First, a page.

Got More Belly Fat After Menopause? Here's Why

The extra weight gain around your internal organs can boost body-wide inflammation and increase your risk for disease

Got More Belly Fat After Menopause? Here's Why

Q: I'm a year past menopause and for the first time I have belly fat. I've also gained weight. How can I reverse this trend and lose the fat? — Lanny F., Portland, OR

You're not alone; almost 75% of women over age 55 in the U.S. are overweight or obese. Combating that is a priority for maximizing your length and — most importantly — your quality of life.

Why You May Gain Fat After Menopause

One of the reasons older women gain weight is that blood levels of estradiol, a form of estrogen, decline measurably after menopause. That change in estradiol also changes one of its metabolites — testosterone (yes, women have testosterone). Together they alter how you burn calories and manage fat. Researchers have found, however, that hormone levels aren't the only thing in decline.


A study in the International Journal of Obesity tracked 158 healthy premenopausal women, 43 and older, for four years. The researchers found that women who became menopausal were getting half as much physical activity as they had in the four years prior to menopause. And while everyone in the study added visceral belly fat, post-menopausal women added the most.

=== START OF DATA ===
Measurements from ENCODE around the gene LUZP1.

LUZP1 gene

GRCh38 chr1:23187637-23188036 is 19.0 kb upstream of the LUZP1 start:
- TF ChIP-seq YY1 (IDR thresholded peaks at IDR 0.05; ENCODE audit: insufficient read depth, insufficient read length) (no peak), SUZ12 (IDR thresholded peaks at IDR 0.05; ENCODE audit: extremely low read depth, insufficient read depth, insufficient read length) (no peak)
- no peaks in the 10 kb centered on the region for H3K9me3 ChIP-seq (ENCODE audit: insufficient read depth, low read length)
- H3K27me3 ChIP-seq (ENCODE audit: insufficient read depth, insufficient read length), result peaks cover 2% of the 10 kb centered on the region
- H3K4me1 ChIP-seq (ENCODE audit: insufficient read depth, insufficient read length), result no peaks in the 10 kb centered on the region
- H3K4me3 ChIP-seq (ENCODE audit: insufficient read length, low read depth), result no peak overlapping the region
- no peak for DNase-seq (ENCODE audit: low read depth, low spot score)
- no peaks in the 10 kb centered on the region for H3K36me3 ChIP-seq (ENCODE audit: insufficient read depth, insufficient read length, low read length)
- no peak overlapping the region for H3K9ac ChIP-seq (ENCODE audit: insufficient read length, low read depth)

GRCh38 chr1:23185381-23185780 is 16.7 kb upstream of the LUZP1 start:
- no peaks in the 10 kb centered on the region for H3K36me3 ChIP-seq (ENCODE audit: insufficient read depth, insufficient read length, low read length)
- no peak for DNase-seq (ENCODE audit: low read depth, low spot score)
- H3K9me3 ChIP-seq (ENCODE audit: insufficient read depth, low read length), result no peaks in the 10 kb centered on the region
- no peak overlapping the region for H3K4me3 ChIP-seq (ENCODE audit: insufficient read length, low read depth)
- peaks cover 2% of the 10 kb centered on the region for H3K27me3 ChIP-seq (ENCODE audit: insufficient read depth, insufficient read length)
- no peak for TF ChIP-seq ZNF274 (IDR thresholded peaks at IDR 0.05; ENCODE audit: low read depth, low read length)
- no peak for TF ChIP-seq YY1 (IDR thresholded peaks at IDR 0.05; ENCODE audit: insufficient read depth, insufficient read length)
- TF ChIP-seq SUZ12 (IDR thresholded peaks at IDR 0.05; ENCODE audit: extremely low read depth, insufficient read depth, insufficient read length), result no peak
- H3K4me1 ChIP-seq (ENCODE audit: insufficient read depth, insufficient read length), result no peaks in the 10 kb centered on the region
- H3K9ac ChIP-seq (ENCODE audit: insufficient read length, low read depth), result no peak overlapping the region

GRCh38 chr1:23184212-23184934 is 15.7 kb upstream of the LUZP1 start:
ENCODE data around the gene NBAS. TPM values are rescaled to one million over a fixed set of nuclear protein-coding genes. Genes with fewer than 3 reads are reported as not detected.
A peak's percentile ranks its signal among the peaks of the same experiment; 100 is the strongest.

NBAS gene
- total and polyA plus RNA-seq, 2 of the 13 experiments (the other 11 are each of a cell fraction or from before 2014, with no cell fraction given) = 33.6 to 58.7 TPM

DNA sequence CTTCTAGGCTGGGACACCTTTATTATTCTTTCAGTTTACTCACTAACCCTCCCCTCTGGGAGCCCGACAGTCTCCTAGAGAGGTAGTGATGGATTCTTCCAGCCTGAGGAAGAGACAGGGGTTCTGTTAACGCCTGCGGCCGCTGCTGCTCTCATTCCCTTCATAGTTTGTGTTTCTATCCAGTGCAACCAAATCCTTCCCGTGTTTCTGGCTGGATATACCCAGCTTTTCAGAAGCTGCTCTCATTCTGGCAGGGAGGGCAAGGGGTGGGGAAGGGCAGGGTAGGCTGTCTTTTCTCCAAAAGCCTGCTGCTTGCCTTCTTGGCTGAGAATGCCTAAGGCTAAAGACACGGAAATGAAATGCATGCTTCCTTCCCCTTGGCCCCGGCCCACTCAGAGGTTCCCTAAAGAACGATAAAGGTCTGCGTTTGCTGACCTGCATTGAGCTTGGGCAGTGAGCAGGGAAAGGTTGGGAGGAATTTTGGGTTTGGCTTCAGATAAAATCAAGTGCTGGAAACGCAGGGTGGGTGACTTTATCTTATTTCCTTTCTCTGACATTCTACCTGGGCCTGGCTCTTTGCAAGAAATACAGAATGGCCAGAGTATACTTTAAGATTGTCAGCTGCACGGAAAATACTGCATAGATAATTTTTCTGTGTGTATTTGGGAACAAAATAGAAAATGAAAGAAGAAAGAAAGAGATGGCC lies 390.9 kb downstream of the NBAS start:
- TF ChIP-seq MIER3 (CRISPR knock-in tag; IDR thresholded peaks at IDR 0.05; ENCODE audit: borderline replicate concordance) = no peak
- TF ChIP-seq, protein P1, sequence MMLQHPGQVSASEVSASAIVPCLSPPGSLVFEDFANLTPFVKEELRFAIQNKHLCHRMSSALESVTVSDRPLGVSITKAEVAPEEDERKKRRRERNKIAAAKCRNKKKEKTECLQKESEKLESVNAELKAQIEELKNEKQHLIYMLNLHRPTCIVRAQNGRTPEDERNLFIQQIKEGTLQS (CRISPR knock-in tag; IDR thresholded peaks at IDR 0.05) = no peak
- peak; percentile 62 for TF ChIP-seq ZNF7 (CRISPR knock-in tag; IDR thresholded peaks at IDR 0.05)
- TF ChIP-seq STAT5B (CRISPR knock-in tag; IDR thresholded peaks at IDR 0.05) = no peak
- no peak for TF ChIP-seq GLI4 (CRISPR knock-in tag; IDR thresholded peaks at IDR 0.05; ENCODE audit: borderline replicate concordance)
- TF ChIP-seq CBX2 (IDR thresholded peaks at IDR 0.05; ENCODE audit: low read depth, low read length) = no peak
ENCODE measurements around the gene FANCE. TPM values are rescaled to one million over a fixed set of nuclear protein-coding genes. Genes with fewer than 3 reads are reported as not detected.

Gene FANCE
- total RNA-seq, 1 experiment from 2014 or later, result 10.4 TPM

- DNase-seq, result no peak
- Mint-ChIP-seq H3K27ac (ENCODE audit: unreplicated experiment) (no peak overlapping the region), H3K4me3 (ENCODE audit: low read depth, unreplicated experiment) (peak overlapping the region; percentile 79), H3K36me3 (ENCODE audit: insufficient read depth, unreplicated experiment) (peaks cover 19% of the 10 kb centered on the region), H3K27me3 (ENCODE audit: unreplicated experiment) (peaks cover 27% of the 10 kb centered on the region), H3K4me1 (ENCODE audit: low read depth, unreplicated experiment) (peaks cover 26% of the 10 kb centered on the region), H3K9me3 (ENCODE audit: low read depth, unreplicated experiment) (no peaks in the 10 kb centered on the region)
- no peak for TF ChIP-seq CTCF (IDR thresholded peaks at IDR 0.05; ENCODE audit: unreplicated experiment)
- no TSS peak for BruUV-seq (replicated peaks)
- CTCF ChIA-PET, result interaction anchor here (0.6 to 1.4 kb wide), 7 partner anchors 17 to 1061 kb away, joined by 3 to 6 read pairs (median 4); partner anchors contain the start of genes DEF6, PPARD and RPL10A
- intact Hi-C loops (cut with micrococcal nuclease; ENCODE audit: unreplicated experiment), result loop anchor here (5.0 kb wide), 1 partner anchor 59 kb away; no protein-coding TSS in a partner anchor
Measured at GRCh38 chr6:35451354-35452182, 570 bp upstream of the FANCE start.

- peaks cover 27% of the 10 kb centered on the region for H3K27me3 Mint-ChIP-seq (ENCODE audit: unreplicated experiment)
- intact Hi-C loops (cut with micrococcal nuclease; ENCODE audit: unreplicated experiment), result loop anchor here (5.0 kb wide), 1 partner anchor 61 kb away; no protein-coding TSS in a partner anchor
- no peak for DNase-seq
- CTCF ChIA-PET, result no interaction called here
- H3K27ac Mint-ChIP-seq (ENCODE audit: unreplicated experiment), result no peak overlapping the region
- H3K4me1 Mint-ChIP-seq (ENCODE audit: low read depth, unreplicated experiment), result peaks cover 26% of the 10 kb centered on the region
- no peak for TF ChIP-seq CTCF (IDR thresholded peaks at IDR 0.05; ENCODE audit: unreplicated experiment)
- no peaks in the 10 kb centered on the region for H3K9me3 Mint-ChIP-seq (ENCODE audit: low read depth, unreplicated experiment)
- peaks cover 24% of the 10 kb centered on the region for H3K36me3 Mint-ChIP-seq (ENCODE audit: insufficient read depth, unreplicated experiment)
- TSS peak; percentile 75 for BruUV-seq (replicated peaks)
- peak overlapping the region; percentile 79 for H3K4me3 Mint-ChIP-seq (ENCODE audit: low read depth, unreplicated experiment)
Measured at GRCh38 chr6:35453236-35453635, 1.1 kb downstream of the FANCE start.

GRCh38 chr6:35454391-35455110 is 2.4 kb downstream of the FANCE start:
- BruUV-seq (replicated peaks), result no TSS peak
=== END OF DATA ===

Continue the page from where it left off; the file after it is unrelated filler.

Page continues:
Risks of Post-Menopausal Belly Fat

That belly fat, accumulating around your internal organs and boosting body-wide inflammation, ups your risk for diabetes, heart disease, dementia, and colorectal and breast cancer — not to mention depression, a decreased sex life and digestive woes.

How to Finally Get Rid of It

What can you do about it? A lot. You can rebuild muscle mass with 20-30 minutes of resistance and strength training two to three times a week and get 150+ minutes of high-intensity interval cardio exercise weekly, which stokes your metabolism. And you can upgrade your diet by eliminating ultra-processed foods, enriched flours, partially hydrogenated oils, and saturated and trans fats. That reduces fat-storing inflammation.

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Dr Oz: Why Telemedicine Is Here to Stay — and Improving Health Care

Virtual doctor appointments became mainstream during the pandemic, and I feel the trend will continue.

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Telemedicine, or virtual doctor's visits, was already on its way to becoming an important part of the healthcare system. But the COVID-19 pandemic accelerated the need for virtual doctor's visits, making telemedicine completely mainstream. In fact, one study, published in Sept. 2020 in the Journal of Medical Internet Research, found that in New York, telemedicine visits increased 8,729% during the height of the pandemic compared to the previous year.

But now that more people are getting vaccinated, will telemedicine stay as popular? I think it will.

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